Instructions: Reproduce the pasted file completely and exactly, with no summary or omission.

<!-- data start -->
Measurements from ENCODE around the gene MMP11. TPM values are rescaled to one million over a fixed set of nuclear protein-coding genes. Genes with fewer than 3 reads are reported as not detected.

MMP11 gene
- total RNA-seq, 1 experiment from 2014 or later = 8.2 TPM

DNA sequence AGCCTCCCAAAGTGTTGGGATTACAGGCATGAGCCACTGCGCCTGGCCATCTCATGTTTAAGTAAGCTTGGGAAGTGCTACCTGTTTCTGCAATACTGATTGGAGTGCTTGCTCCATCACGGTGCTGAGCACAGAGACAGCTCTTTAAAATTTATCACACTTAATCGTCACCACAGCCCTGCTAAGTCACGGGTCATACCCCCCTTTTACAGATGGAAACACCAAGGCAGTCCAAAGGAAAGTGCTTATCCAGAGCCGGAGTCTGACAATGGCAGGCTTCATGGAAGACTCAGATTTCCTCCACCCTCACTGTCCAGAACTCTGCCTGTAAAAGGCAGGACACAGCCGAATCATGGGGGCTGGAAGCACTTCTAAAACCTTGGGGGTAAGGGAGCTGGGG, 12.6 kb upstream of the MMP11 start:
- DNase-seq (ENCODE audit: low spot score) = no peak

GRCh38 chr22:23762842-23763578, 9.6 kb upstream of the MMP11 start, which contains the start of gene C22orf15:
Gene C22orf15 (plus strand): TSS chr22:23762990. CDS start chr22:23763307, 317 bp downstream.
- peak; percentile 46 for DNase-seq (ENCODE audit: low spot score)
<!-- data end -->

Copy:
Measurements from ENCODE around the gene MMP11. TPM values are rescaled to one million over a fixed set of nuclear protein-coding genes. Genes with fewer than 3 reads are reported as not detected.

MMP11 gene
- total RNA-seq, 1 experiment from 2014 or later = 8.2 TPM

DNA sequence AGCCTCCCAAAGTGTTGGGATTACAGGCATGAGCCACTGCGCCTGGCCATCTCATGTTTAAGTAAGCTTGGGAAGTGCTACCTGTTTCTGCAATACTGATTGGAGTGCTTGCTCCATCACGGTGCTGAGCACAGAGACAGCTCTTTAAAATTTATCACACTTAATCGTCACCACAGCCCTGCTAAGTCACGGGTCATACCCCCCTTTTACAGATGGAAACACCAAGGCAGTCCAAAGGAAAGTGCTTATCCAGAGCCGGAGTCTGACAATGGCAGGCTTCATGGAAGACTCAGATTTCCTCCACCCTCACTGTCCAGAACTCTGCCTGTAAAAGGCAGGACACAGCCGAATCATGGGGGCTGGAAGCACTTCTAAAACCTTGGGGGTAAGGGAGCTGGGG, 12.6 kb upstream of the MMP11 start:
- DNase-seq (ENCODE audit: low spot score) = no peak

GRCh38 chr22:23762842-23763578, 9.6 kb upstream of the MMP11 start, which contains the start of gene C22orf15:
Gene C22orf15 (plus strand): TSS chr22:23762990. CDS start chr22:23763307, 317 bp downstream.
- peak; percentile 46 for DNase-seq (ENCODE audit: low spot score)